YOU ARE HERE: LAT HomeCollections

It Was Poetry in Motion Under the Big Top

Literature: Thousands celebrate poets and poems at the sixth annual Geraldine R. Dodge festival. Walt Whitman would have been proud.


And already a thousand singers, a thousand songs, clearer, louder . . .

A thousand warbling echoes have started to life within me, never to die . . .

My own songs awaked from that hour.

Walt Whitman, the great 19th century American poet, could have shouted these lines of his while swinging from a church steeple and he'd have blended right in with the crowd of thousands attending the sixth Geraldine R. Dodge Poetry Festival last weekend in Waterloo, N.J.

Every person in attendance was a poet or longed to be one, a teacher, a student or a passionate reader of poetry. There were even collectors of poetry baseball cards (I'll trade you an Auden for a Plath!) milling about. Bards and bard wannabes of all ages and persuasions poured in from across the country--ninth-graders to 90-year-olds.

The festival--sponsored by the Geraldine R. Dodge Foundation, whose manifesto is "acknowledging education in the arts"--is North America's largest poetry festival. This year more than 10,000 people participated: high school students, some of whom have been competing for months for the opportunity to attend, and teachers and others from all over the U.S. who pay modest fees to work with and listen to world-class poets in workshops, readings and one-on-one conversations.

It resembles nothing so much as an immense carnival of poetry, with pizza, veggie subs, poetry comic books and festival T-shirts for sale on the grounds. (This year's T-shirt was printed with the neon-bright words for "poetry" in several languages. Did you know that barddoniaeth is "poetry" in Welsh?) Strolling bands play panpipes, guitars and ocarinas.

The festival takes place in the restored revolutionary village of Waterloo. Some of the panel sessions are actually held in the old sawmill, gristmill or weaving barn (complete with spinning wheels). Resident farm animals turn into literary critics, in particular a gaggle of very loud and opinionated geese.

Crowds also gather under the peaks of large revival-style tents, one big enough to hold more than 2,000 people. People wander, arm in arm, by a flowing canal overhung with green willow wands and a tiny waterfall just beyond the gazebo.


I had the good fortune to be invited this year as a featured poet, along with three other poets from California: Robert Hass, the poet laureate of the U.S. (from Kensington); Brenda Hillman, also from Kensington; and Philip Levine from Fresno. Like delegates to a political convention, we joined the 17 other featured poets, including Allen Ginsberg, Yehuda Amichai (Israel's most popular poet), Jean Valentine from Ireland, Gwendolyn Brooks and Pulitzer Prize winner Yusef Komunyakaa.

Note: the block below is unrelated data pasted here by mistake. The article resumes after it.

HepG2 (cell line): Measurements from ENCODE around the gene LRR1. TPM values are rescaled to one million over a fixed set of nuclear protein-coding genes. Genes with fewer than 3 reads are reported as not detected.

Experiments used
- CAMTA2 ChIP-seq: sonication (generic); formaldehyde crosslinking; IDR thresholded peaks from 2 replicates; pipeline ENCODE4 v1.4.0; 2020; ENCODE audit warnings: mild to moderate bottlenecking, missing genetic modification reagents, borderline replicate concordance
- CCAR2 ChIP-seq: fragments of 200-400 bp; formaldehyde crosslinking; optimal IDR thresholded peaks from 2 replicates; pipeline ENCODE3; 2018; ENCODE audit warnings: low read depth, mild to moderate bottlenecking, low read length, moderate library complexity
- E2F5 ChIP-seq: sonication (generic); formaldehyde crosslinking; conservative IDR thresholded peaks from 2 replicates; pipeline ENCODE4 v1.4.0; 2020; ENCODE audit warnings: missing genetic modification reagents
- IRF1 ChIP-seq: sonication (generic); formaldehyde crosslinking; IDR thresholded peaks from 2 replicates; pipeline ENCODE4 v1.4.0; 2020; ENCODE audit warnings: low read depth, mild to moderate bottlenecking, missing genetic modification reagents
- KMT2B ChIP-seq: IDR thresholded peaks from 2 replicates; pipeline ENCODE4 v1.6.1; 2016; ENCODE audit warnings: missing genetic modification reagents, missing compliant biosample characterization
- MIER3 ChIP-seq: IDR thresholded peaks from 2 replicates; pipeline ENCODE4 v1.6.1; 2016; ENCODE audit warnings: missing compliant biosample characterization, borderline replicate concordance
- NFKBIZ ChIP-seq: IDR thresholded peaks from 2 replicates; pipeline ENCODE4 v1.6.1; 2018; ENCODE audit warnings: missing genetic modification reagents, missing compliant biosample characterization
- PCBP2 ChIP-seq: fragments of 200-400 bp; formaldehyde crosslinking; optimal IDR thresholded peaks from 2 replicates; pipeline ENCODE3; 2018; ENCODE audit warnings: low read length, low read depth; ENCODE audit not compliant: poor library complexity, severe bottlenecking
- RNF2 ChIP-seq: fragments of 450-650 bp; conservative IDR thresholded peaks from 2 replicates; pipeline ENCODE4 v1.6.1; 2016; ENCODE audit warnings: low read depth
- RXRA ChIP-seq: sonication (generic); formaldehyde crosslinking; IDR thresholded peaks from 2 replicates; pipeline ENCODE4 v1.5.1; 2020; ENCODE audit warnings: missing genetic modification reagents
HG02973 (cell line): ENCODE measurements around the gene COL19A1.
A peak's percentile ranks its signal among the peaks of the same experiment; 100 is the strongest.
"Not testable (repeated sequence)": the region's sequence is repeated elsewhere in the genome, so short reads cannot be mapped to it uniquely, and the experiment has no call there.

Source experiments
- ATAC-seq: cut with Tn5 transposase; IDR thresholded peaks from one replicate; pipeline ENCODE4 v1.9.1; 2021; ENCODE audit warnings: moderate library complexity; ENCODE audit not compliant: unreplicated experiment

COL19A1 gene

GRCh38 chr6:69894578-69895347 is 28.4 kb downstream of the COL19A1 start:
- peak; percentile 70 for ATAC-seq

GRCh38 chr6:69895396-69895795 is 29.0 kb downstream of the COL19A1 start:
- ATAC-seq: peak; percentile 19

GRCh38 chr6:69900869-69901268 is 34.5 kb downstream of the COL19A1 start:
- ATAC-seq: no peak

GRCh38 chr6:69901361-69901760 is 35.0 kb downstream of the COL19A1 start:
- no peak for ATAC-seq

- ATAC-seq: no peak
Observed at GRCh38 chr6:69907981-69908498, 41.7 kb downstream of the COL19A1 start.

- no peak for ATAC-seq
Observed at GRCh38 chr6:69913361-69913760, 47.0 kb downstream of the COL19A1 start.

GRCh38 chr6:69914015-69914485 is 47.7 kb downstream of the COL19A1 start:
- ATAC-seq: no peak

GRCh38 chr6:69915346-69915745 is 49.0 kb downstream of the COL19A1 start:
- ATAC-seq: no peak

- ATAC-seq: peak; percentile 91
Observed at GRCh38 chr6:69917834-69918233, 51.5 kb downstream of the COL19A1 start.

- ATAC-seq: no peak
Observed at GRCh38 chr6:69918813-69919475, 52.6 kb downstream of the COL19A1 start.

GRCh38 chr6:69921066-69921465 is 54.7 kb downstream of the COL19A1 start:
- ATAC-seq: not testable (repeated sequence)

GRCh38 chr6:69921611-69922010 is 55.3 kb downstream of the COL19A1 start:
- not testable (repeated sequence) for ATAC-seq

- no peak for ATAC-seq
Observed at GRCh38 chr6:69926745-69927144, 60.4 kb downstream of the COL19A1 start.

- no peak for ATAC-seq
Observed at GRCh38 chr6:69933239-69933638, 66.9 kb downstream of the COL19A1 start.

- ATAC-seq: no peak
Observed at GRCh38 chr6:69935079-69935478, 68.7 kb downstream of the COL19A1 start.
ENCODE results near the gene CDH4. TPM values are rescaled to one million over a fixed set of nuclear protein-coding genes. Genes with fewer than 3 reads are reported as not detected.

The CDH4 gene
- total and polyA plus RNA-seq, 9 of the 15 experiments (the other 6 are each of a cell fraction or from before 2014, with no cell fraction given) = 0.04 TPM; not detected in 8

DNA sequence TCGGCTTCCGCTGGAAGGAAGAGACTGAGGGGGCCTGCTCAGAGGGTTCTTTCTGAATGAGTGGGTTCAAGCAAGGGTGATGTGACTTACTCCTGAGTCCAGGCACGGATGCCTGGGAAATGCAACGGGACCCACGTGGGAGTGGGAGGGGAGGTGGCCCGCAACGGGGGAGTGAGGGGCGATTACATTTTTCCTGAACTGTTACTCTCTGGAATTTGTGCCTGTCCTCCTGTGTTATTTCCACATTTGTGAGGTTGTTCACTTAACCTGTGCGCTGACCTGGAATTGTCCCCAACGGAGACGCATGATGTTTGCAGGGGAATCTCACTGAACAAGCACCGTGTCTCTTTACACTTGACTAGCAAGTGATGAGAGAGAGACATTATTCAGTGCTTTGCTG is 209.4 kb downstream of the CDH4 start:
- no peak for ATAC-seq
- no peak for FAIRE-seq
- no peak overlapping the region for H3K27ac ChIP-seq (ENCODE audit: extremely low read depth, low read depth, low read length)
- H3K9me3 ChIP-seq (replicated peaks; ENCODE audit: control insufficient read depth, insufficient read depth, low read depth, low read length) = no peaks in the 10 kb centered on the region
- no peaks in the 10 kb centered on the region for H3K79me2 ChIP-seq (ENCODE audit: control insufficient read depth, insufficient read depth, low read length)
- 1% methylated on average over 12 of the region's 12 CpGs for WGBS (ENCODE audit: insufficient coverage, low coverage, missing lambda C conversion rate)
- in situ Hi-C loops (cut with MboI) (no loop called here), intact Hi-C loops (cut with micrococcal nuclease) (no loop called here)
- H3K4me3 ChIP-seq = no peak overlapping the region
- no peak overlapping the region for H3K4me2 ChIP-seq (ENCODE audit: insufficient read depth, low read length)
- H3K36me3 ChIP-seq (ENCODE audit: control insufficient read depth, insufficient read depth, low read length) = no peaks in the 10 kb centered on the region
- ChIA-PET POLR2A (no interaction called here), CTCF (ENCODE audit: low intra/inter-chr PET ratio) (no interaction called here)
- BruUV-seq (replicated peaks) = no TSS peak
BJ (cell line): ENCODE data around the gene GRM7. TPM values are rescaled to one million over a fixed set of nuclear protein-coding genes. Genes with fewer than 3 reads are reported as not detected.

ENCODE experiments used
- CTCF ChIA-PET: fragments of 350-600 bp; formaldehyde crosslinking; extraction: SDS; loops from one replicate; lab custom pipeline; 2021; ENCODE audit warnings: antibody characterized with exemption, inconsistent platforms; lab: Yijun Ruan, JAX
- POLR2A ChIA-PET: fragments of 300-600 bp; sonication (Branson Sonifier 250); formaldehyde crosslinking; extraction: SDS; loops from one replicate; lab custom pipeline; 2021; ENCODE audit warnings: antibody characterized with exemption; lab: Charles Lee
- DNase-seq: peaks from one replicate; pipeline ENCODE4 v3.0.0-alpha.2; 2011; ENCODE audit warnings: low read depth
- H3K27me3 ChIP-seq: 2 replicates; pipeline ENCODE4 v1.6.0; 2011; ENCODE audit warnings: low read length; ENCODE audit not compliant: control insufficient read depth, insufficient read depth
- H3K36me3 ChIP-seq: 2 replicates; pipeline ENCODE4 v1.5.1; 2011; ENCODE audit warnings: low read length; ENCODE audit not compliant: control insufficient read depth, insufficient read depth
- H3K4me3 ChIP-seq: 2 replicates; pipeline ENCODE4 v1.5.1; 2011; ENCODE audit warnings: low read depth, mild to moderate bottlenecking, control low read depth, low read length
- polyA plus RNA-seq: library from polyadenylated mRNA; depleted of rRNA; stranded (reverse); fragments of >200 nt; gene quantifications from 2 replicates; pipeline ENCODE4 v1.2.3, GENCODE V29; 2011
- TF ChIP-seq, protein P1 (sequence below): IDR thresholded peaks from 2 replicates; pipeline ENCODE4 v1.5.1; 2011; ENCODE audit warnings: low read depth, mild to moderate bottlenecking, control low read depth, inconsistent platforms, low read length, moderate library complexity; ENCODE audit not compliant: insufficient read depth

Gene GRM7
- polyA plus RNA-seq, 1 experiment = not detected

Beyond the names, what draws the crowds is the emphasis on the living, breathing nature of poetry. Poetry is alive. Poets recite their work under the trees--the poems of Langston Hughes and Federico Garcia Lorca and Anna Akhmatova are declaimed by grandmothers and kids with purple hair and pierced tongues in the gazebo. Ginsberg teaches meditation and plays his harmonium, chanting off-key political mantras ("Don't smoke! Don't smoke! You'll choke! You'll choke!") in the main tent. Joy Harjo accompanies herself by playing tenor sax between reading her poems. The white clapboard steepled church hosts an impromptu haiku session.

Poetry, therefore, is not available only to those who write in seclusion. Here, poetry is democratic, egalitarian; it flows and rises like air.

Nevertheless, the interest here is not so much in amateur performance poetry or in actors and diarists "ego-dumping" into microphones. What these students and teachers come to hear is the transformative miracle of pure poetic language. For example, Robert Creeley, rearing way back and drawing out his classic "I Know a Man":

--John, I sd, which was not his name, the darkness surrounds us,

what can we do against it, or else, shall we & why not, buy a goddam big car,

drive, he sd, for christ's sake, look out where yr going


Or Levine's "They Feed They Lion":

Out of the gray hills

Of industrial barns, out of rain, out of bus ride,

West Virginia to Kiss My Ass, out of buried aunties,

Mothers hardening like pounded stumps, out of stumps,

Out of the bones' need to sharpen and the muscles' to stretch

They Lion grow.


Or Thylias Moss:

The miracle was not birth but that I lived despite my crimes. I treated God badly also; he is another parent watching his kids through a window, eager to be proud of his creation, looking for signs of spring.


Or Li Young-Lee:

I was cold once. So my father took off his blue sweater. He wrapped me in it and I never gave it back. It is the sweater he wore to America.


Los Angeles Times Articles